Mobility Makeover Magic
"It Doesn't Look Like the Place Where You Visit Your Grandfather"
Photo by Todd Duncan
MISSION: To build a beautiful universally designed home from the ground up
OWNERS: Judy and Bill Slease, Tapestry Custom Homes
THE IDEA: At a National Home Builders Show held in Houston several years ago, Judy Slease heard of the concept of universal design. She learned that universal design is a way to make a home comfortable and accessible for every stage of life and ability. Judy's constant quest for information and knack for research combined with her banker-turned-home-builder husband, Bill led to the formation of an idea to build a home from the ground up that embraced the concept of universal design. Not only did they want their house to incorporate numerous accessibility features, but they also wanted their house to be beautiful.
A DREAM ACCOMPLISHED: Today, Judy and Bill are the proud owners of the first universally designed home in the state of Texas to be certified as accessible by EasyLiving Home Texas. A certification program designed to work with builders to implement features that make a home more attractive, usable and convenient for anyone regardless of ability, EasyLiving Home Texas is funded by a grant from the Texas Council for Developmental Disabilities.
Since Bill and Judy do not have any current disabilities, their house will serve as an educational model to introduce the concept of universal design to other people, and to accommodate any lack of ability or function that may occur as they age.
When the Sleases discussed the concept of universal design with friends, it was met with skepticism. "They thought our house would look like that last room of the night at a motel, with the institutional-looking features that people call the 'handicapped room.' Every time we talk about it, people have a preconceived notion that our house would look like a hospital. They also have a huge case of denial. No family especially as they get older is exempt from having mobility issues that make it difficult to live in a house. Everyone has their own reason. We are fully mobile now, but we don?t know what we will need someday," says Judy.
Now, when the Sleases show their home, friends and visitors can't even tell that the house has incorporated universal design features.
"If you do universal design right, it doesn't look like the place where you visit your grandfather," says Bill.
EasyLiving Home Texas encourages builders of single-family homes to voluntarily implement features that make a home attractive, accessible, visitable and convenient for everyone. There are three main features of the program:
EasyLiving Home Texas: Checklist to Meet Certification Requirements
- Easy Access A step-free entrance from the driveway, sidewalk or other firm route into the central living area.
- Easy Passage An exterior door that provides a step-free entrance and every interior passage door on the main level including bathrooms should have at least 32" of clear passage space.
- Easy Use With no less than one bedroom, a kitchen, some entertainment area and at least one full bathroom with sufficient maneuvering space all on the main floor.
BACK TO THE BEGINNING, PUTTING IT TOGETHER: Two years ago, at a National Home Builders Association show in Orlando, Fla., the Sleases' idea for their universally designed home began to take shape. As they conceptualized the idea in their minds, Judy researched accessible products to include in it.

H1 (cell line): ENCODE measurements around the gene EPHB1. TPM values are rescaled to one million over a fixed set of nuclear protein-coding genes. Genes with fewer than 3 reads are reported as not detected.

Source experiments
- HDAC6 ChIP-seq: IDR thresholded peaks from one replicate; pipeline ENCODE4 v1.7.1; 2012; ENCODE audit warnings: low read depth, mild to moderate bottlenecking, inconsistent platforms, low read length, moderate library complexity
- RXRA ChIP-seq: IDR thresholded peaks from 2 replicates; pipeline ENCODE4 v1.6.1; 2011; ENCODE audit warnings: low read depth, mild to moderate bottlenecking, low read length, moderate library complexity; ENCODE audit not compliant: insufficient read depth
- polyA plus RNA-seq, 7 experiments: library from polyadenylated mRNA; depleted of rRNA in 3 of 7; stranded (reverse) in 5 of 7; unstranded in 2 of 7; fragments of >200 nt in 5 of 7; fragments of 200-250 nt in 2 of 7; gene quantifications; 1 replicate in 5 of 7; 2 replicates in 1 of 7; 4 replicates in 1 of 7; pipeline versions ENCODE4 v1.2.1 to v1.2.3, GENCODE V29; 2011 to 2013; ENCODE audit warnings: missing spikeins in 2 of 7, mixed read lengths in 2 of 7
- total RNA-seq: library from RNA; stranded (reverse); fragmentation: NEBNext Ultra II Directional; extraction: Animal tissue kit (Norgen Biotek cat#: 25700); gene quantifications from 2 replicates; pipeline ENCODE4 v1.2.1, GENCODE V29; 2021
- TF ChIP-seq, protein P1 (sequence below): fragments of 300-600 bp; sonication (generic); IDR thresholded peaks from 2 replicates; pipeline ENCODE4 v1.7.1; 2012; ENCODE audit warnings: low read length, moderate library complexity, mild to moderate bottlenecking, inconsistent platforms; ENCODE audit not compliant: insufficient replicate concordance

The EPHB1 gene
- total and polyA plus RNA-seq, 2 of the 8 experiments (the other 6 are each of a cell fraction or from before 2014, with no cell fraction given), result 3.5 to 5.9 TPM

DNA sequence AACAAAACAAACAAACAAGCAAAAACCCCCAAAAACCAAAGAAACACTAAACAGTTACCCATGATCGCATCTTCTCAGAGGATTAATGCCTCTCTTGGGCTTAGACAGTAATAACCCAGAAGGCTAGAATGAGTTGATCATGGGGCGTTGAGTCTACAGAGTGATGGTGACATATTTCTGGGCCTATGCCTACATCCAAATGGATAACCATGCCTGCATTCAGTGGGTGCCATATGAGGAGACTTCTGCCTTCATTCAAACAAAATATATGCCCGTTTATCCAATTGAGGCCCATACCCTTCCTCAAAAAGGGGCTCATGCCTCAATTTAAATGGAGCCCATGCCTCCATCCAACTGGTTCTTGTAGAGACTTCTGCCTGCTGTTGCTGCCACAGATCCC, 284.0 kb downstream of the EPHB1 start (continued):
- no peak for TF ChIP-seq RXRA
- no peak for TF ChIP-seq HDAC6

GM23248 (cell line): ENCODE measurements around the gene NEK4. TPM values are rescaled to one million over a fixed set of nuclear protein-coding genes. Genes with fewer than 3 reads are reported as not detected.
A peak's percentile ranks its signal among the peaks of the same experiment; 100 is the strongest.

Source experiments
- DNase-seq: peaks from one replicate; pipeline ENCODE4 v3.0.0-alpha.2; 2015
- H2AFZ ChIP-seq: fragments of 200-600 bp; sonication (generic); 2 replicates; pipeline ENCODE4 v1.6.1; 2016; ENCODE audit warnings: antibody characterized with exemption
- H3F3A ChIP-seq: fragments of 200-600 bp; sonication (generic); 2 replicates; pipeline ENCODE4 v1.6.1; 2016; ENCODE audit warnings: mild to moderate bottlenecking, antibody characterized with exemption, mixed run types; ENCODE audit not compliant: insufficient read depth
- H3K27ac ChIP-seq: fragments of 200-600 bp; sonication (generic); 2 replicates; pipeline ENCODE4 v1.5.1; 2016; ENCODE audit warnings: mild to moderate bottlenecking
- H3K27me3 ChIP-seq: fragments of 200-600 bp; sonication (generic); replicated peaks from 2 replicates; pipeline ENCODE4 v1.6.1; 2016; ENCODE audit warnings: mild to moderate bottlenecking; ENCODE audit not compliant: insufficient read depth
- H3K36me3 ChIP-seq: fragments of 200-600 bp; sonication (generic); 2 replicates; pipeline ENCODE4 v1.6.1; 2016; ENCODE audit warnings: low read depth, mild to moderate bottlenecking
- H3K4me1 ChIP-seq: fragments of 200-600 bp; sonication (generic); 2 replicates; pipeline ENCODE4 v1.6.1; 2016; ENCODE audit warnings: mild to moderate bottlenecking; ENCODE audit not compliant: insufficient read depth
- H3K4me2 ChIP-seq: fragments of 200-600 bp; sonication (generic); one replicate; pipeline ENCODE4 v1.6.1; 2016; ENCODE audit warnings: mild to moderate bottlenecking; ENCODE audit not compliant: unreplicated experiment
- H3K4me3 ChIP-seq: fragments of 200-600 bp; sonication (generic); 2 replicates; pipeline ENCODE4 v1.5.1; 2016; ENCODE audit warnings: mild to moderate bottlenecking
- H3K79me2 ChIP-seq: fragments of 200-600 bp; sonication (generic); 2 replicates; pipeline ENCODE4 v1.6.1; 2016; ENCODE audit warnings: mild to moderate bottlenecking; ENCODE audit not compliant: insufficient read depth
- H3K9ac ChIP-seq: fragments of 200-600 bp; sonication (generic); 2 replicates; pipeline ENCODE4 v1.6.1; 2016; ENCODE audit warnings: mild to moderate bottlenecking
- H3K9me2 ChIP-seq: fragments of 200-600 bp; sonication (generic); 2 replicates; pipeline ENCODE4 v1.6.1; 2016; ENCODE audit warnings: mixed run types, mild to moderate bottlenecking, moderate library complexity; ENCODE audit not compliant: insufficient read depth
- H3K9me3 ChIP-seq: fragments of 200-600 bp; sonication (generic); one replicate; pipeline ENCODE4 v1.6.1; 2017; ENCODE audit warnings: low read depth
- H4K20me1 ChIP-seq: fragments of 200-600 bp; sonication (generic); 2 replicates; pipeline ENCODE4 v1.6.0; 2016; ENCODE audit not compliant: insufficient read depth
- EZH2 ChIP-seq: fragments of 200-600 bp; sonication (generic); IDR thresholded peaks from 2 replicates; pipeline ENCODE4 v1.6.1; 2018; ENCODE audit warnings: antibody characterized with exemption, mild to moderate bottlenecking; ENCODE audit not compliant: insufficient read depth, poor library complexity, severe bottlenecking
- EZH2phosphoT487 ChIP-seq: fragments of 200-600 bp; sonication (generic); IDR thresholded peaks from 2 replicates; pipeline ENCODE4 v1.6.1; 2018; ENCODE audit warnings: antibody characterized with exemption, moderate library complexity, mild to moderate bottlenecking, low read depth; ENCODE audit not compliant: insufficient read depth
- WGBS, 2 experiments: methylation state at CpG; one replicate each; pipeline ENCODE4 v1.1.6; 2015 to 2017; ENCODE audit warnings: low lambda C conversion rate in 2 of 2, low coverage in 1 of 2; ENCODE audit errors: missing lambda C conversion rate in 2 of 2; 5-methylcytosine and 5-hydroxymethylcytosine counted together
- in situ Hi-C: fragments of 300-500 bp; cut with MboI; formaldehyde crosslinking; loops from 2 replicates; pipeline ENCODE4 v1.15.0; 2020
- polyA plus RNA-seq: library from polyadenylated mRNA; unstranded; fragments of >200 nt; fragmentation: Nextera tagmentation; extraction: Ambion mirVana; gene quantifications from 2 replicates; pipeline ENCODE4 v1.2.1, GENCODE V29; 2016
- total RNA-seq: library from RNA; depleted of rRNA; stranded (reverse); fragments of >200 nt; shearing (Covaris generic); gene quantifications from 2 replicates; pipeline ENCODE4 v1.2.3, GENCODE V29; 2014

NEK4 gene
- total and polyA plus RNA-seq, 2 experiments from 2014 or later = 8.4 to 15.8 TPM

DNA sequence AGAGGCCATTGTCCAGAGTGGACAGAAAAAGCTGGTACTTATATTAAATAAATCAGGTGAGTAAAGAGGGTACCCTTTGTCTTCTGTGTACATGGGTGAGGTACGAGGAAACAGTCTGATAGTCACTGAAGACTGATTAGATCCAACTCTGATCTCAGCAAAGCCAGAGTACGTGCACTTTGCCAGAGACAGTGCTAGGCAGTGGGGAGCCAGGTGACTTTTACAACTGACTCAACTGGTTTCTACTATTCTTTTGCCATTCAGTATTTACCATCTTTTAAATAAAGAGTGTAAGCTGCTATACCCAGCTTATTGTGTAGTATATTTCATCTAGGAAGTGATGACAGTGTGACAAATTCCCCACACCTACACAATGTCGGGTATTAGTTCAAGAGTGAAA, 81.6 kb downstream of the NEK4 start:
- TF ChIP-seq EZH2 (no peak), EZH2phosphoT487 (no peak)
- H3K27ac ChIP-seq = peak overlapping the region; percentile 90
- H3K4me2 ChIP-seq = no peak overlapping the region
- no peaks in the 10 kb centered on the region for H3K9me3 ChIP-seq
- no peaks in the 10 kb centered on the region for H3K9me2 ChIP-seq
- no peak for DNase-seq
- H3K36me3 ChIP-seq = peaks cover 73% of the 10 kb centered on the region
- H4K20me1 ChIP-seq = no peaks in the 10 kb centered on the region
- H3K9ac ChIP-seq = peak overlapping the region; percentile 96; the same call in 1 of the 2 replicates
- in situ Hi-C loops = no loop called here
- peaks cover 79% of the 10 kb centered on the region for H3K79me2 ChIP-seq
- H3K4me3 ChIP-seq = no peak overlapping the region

"Our story is not that we have created this concept, it is that we have researched all of the pieces out there and put them together," Bill says.
"We wanted to show what can be done, but not create a house too far away from what we need. We could have taken the house further down the accessibility road, but we do have at least 70 features of universal design incorporated into this house," Judy says. "We will continue to be on top of products as they evolve. We want to be the first to know about products so we can educate other people about them."
The Sleases wanted their home to have visitability a movement toward construction practices that make homes easier for people who have or who may develop a mobility limitation to live in or visit. Visitability is a way of stating that barriers in homes where people live or where people visit are simply unacceptable.
MM took a room-by-room tour of the Slease home:
The Living Room
- Light switches and plugs are higher for wheelchair or easy arm reach.
- Every doorway is 3' wide.
- The casement windows are low to the ground and are easier to open for people with arthritis or with limited use of their hands.
- A one-lock window system makes the windows easy to exit in case of emergency.
- The floors are stained concrete.
- In the entire downstairs, there is a 5' turning radius for people in wheelchairs.
- Most of the halls and walls in the downstairs were taken out of the initial design of the house to create an open space. Trim was used to delineate the rooms.
- The water and ice dispenser on the front of the refrigerator are an example of a universal design concept that has gone mainstream.
- The dishwasher is elevated so the user doesn't have to bend down to load or unload it.
- The kitchen work space is at a lower height.
- The kitchen table is accessible for people in wheelchairs to roll under it.
- The spice rack is in a pull-out drawer at hip height.
- For people with limited mobility, a glass-stove top would be ideal for sliding pots, but the Sleases opted for a grill top and made sure to include dials up front to eliminate reaching over the stove top.
- Pull-down cabinets assist in reaching and promote safety.
- The baseboard under the sink was removed so a chair can pull up under the sink in the kitchen.
- The microwave is at a lower height for added safety, and a cutting board pulls out underneath the microwave to assist users with limited mobility when pulling items out of the microwave. The cutting board also can be used for preparing food prior to cooking keeping everything in the same vicinity for easily accessible cooking.